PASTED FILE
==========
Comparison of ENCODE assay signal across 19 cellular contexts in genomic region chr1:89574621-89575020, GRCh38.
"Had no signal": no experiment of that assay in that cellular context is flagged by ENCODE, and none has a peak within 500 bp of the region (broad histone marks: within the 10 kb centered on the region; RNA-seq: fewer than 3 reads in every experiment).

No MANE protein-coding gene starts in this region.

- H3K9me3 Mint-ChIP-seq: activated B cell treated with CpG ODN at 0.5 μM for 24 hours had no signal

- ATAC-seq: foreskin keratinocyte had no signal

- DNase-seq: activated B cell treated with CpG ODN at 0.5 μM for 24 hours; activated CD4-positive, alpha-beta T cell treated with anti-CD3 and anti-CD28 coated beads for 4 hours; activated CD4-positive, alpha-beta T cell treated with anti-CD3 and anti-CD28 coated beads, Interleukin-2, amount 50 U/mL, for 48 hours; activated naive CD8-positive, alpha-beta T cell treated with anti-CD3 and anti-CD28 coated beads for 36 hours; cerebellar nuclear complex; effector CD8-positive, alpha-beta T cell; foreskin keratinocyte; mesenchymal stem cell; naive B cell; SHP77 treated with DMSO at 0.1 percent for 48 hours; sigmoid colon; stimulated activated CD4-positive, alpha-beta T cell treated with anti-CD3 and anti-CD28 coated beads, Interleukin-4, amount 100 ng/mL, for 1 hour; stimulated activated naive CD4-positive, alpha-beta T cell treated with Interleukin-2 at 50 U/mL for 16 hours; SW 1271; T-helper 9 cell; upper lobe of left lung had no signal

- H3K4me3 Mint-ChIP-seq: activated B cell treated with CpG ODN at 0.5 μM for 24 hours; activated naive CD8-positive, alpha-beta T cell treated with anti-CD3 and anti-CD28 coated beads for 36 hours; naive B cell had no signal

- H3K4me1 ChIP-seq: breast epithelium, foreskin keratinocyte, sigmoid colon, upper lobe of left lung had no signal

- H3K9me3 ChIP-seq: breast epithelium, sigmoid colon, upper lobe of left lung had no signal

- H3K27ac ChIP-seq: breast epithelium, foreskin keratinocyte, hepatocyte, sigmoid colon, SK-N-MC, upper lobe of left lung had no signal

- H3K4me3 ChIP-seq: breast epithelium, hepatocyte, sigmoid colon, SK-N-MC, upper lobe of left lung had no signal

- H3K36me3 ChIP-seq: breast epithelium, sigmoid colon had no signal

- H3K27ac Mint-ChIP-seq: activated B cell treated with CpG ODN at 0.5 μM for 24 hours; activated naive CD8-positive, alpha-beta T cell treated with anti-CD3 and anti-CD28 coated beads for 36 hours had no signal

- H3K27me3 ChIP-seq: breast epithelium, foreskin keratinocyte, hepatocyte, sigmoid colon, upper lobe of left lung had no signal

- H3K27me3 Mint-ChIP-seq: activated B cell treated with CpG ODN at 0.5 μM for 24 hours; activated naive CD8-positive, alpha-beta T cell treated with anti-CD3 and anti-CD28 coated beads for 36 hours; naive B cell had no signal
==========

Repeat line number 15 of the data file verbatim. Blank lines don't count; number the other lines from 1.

- H3K27me3 Mint-ChIP-seq: activated B cell treated with CpG ODN at 0.5 μM for 24 hours; activated naive CD8-positive, alpha-beta T cell treated with anti-CD3 and anti-CD28 coated beads for 36 hours; naive B cell had no signal